In the study, which was published in the journal of PLoS One, researchers at the University of California, San Francisco, compared about 500 men who have been diagnosed with aggressive prostate cancer and a cancer-free group of men who served as controls.
All participants filled out detailed questionnaires about their diet over the previous year, including the amount of meat they eaten and how it was prepared.
The research result shows that men who ate about two servings of beef burger or red meat per week were 2.3 times more likely to develop prostate cancer than men who did not ate those foods. High intake of fatty meat such as salami and liver are also associated with an increased risk of cancer.
On the other hand, poultry meat, pork, sausages, and low-fat hot dogs seemed to only have a little influence on cancer risk.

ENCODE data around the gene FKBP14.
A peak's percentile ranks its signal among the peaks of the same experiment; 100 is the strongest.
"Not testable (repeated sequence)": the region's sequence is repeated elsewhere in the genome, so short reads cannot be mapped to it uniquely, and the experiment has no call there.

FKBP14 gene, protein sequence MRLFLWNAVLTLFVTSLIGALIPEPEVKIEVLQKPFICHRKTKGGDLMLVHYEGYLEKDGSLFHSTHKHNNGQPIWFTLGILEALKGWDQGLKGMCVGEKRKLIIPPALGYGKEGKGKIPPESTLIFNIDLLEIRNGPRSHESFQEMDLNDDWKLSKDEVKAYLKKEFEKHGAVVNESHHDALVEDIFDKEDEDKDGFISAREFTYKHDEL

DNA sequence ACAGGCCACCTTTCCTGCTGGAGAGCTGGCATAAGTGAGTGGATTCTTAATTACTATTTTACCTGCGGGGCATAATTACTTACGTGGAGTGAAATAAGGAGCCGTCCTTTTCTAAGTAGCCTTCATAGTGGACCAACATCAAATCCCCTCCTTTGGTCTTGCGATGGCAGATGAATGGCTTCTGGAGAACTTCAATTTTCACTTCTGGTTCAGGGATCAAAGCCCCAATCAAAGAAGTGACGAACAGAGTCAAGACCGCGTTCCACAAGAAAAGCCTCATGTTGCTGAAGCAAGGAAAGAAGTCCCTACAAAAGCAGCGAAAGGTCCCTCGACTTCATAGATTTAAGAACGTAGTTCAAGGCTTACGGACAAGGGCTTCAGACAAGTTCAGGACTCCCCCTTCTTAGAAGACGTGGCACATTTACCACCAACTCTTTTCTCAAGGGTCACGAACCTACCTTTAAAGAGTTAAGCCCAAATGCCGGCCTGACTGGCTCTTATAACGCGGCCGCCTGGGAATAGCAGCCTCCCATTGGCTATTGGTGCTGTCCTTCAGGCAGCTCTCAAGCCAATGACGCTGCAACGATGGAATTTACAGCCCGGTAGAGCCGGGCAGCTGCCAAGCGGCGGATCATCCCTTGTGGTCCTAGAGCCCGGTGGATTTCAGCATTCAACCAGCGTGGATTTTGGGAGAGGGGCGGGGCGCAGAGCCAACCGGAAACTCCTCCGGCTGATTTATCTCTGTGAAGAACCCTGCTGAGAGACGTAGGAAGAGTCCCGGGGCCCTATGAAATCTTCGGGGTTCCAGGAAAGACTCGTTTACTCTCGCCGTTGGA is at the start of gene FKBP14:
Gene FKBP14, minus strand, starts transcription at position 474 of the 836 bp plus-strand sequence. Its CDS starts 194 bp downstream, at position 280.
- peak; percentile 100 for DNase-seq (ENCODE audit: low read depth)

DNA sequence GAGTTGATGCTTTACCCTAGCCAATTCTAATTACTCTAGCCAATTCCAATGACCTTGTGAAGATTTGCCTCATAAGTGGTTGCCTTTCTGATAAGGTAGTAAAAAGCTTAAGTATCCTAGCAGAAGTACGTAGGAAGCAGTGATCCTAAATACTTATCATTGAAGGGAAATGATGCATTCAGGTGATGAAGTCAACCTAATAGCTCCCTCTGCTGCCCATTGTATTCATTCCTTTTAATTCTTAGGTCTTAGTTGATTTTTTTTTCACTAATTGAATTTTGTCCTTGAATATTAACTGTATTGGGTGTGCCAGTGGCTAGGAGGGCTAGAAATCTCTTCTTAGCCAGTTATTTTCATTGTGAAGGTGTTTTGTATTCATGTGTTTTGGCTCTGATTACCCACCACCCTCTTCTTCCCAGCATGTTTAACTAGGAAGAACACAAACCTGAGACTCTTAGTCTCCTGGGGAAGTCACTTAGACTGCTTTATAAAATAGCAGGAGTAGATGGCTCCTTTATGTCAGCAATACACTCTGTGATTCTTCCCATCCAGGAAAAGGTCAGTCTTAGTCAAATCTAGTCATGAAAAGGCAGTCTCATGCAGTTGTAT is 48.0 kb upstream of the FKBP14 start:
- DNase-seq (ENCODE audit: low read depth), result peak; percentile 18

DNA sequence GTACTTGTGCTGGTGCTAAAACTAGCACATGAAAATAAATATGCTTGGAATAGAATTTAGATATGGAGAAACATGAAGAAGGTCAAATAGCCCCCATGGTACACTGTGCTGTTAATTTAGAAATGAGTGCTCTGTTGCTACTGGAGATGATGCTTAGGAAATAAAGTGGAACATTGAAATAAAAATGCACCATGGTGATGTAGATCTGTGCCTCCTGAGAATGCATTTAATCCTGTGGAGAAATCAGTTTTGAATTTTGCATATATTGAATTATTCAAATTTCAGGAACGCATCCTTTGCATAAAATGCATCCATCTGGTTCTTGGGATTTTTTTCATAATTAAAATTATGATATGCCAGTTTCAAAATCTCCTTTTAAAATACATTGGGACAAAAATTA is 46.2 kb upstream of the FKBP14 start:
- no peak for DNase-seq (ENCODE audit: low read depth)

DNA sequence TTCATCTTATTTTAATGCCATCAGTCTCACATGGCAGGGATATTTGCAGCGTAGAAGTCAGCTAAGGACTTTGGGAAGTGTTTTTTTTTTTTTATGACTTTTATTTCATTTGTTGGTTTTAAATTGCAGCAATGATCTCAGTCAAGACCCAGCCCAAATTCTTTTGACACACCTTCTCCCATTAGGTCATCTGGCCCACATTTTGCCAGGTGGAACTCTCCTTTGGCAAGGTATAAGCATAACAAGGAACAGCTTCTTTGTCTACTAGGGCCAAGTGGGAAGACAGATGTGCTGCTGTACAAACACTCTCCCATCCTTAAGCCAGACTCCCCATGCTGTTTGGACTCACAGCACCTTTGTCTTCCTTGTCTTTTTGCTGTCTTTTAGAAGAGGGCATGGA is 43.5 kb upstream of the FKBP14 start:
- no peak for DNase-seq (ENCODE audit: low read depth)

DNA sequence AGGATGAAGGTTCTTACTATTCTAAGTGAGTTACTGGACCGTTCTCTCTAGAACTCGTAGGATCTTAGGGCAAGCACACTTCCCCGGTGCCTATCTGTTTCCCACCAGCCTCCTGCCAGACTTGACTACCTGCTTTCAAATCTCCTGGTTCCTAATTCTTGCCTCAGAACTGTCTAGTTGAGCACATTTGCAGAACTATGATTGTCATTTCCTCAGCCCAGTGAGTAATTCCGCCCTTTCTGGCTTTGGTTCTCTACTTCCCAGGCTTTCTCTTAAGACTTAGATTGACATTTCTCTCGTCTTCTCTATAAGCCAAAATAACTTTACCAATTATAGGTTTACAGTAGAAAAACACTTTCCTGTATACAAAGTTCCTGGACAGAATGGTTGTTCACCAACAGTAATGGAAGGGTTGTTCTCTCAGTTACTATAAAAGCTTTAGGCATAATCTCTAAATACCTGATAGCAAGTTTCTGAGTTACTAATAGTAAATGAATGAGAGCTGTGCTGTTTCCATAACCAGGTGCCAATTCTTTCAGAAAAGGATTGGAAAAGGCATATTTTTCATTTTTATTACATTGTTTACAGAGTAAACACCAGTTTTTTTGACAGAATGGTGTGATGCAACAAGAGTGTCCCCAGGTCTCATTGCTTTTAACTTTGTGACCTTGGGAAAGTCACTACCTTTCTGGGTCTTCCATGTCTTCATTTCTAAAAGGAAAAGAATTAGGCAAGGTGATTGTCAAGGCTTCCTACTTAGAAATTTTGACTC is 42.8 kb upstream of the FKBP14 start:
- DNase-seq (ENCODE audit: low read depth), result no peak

People who preferred to eat well-done, grilled burger had double the cancer risk, while those who ate them rarely had a 12 % increased risk. A similar pattern was seen on people who ate barbecued or well-done steak.
“This study not only connects the red meat with prostate cancer risk, but also look at the methods and degree of cooking. It helps contribute to our understanding of potential mechanisms in the formation of HCAs and PAHs,” said Lee Richstone, MD, a professor of surgery and prostate-cancer specialist at the Smith Institute of Urology, New Hyde Park, New York.
When meat is cooked and charred at high temperatures, occurred a reaction that causes the formation of two chemicals: heterocyclic amines (HCAs) and polycyclic aromatic hydrocarbons (PAHs). In animal studies, these chemicals have been proven to cause several types of cancers, including prostate cancer.
“This is an evidence for the notion that red meat, especially well-done, grilled red meat, contains carcinogens associated with prostate cancer,” said Ronald D Ennis, MD, director of radiation oncology at St. Luke’s – Roosevelt Hospital Center, in NYC, who was not involved in this study as reported by CNN.